Laxmanpur beach is a clear water, pristine white sandy beach. Water is so clear that we were easily able to spot the coral that lied beneath. These corals that are freely lying around the beach have very delicate and intricate structure. Beach hosts lot of local food and jewelry stalls. While resting on the beach by the water, and watched the sunset, while feasting on some Onion Pakoras and fresh coconut water.
Day-5: Neil Island
Sitapur Beach, Neil Island
Good for us, that we were staying right next to Sitapur beach which is known for its Sunrise. We head out to the beach at 5 am. It was pleasant and not crowded, and felt like the sun was rising only for us. The sunrise was truly serene. After breakfast, we headed out to the more famous Bharatpur beach.
Bharatpur Beach, Neil Island
Beach is situated right next to the jetty and is well known for its coral reef and water sports. It also has lot of huge green trees that provide ample shade and the light breeze made us so comfortable that we almost did not want to leave. We spent some time contemplating on whether or not to do scuba diving. I skipped as I was getting a slight headache, however Nikhil was very determined to try out. So while Nikhil set out to go scuba diving, rest of us spent some time doing jet ski and glass bottom tours, in addition to some shopping. After hearing Nikhil's scuba experience, I was felt little sad that I was not able to join him. But this is now on my to do list, to be done sometime soon! We finished our lunch in a hurry and boarded the 2 hour ferry to Port Blair.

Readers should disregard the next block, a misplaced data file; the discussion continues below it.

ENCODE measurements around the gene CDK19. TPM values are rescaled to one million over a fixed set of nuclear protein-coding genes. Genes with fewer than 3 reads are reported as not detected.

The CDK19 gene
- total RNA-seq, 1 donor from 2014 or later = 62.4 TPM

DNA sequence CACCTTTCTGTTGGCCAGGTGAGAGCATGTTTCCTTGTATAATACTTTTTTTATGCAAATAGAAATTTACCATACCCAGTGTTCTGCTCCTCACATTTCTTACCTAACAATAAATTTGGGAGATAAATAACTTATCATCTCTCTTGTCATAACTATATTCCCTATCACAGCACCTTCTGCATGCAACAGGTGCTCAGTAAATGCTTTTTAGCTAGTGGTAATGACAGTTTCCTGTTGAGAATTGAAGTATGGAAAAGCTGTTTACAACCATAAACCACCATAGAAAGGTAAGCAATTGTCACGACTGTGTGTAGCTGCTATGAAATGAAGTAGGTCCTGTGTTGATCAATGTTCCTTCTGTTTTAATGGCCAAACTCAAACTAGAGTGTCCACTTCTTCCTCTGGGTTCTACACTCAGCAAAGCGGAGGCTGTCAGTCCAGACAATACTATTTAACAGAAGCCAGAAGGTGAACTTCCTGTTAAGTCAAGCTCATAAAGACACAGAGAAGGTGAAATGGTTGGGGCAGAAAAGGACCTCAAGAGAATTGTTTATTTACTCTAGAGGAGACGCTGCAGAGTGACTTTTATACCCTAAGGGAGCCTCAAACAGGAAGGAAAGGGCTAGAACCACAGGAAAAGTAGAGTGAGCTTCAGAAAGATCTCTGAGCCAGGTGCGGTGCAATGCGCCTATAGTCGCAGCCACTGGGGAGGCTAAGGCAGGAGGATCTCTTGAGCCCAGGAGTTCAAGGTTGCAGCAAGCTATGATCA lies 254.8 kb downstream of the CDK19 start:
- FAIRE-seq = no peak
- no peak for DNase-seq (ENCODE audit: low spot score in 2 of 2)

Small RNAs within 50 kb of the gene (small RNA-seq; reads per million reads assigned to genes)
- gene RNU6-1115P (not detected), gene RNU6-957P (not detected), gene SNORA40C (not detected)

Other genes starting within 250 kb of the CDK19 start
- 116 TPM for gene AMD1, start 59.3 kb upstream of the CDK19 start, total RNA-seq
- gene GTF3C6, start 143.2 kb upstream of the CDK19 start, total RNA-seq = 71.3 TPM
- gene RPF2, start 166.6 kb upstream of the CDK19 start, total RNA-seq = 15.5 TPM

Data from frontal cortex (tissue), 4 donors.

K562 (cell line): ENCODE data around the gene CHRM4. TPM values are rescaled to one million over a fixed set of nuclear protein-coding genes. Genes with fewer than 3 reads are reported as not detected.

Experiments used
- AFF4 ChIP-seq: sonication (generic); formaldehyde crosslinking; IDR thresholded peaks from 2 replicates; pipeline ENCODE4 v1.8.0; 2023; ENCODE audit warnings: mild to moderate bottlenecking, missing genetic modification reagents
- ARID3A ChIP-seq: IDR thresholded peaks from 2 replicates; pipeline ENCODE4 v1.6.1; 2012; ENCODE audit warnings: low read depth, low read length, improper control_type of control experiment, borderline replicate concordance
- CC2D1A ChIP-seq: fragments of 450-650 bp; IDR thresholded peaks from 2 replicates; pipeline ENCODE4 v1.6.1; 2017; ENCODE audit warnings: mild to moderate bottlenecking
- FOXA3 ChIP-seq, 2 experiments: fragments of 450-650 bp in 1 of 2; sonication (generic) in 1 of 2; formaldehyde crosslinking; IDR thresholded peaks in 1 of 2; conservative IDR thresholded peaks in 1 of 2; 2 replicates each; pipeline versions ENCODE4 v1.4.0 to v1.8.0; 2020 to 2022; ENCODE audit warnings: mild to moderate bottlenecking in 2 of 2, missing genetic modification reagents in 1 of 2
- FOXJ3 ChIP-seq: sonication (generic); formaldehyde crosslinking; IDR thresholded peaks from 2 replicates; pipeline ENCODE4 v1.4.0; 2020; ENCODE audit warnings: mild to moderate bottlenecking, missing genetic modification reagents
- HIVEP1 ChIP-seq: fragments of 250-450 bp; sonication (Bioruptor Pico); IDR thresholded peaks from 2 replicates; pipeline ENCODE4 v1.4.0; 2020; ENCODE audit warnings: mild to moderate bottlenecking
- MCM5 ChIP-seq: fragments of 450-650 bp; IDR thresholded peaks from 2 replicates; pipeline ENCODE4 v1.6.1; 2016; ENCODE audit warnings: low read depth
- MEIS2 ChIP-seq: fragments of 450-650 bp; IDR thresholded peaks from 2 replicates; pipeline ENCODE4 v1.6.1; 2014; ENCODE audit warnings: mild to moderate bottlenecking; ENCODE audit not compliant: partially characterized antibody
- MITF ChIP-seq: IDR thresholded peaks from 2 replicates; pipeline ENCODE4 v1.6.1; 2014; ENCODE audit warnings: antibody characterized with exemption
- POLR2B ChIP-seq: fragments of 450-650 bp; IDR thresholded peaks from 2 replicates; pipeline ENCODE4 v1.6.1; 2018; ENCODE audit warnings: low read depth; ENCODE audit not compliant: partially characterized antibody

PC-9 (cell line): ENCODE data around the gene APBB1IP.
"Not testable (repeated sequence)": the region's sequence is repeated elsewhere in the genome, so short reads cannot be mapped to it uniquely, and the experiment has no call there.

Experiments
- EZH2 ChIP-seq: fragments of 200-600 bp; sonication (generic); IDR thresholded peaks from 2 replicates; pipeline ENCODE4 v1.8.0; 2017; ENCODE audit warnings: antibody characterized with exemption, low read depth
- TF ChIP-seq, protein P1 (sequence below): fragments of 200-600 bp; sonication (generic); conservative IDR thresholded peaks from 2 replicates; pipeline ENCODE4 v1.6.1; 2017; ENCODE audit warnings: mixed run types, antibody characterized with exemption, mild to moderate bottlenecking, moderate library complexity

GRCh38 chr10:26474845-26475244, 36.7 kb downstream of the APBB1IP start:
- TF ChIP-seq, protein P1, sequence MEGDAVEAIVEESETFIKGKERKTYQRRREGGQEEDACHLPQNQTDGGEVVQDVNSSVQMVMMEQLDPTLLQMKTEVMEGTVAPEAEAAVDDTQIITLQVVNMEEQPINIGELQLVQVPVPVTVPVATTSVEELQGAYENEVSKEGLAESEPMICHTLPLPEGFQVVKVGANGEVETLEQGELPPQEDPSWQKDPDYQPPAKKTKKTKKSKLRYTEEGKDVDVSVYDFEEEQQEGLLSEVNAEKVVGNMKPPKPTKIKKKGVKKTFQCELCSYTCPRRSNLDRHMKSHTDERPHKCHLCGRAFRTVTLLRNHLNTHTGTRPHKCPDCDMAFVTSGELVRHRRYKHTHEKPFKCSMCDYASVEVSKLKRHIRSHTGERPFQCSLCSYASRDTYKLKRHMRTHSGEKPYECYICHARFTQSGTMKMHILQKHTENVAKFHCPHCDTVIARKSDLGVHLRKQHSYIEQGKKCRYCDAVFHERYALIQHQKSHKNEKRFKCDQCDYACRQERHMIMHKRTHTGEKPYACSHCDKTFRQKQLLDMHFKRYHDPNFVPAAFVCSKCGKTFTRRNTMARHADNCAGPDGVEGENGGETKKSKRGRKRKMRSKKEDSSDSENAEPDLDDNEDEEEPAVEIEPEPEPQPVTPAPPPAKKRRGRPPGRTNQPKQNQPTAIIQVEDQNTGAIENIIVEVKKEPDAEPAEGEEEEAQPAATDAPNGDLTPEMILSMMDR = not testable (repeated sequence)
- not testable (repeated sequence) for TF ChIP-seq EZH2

Today was going to be a very hectic and tiring day as we left at 3 am in the morning for Baratang island located in the north and middle Andaman. Island is under the administration of the forest department as it home to one of the primitive Jarawa tribes. Andaman is home to 6 native tribes - Great Andamanese, Jarawa, Onge, Shompen, Sentineli and Mongolian. 3/6 tribes have been civilized, 2/3 are being worked with. Sentinial tribe is very hostile. Some of these tribes who have accepted the help and support from Indian Government have prospered and many of them are serving as doctors, nurses and technicians but however continue to follow the tribal hierarchy of Kingship and captains. The population of the Great Anadamanese have now declined and only about 50 or so are left, and are strictly under protection. The Jarawa tribe is also greatly protected and the forest department looks after their medical needs and other support that they may need. We left at 3.30 am and reached the forest check post by 4.30 am. There were about 50 more cars ahead of us. The route to Baratnag goes through the Jarawa forest reserve which is home to the Jarawa tribe. Route is opened at four specific times starting at 6 am for convoys. Its a strictly no photo no video area for protection of the tribes. If the convoy is missed then tourist need to stay over. In each convoy there are 1-2 to officers that travel to ensure safety of the tourist and tribes. At the checkout there were some roadside stalls that offered South Indian food like idli, wada, dosa (Crepe) and tea/coffee. We had breakfast here and set out on the 6 am convoy. At a turn, we saw a group of tribal children who uttered aage jao (go ahead) in Hindi, which surprised us. Our guide informed that the children are friendly with the forest officials and this is how they learnt Hindi and now the reserve as bridge between tribe and us civilized humans. The Jarawa reserve is beautiful forest with lush green, tall trees and short shrubs along the roadside. Its good that that no video/photo is allowed, which gave a chance to sink in the beauty of the forest. After reaching Baratang, we took a small ferry through the lush green mangrove forest, followed by a small hike to Limestone caves.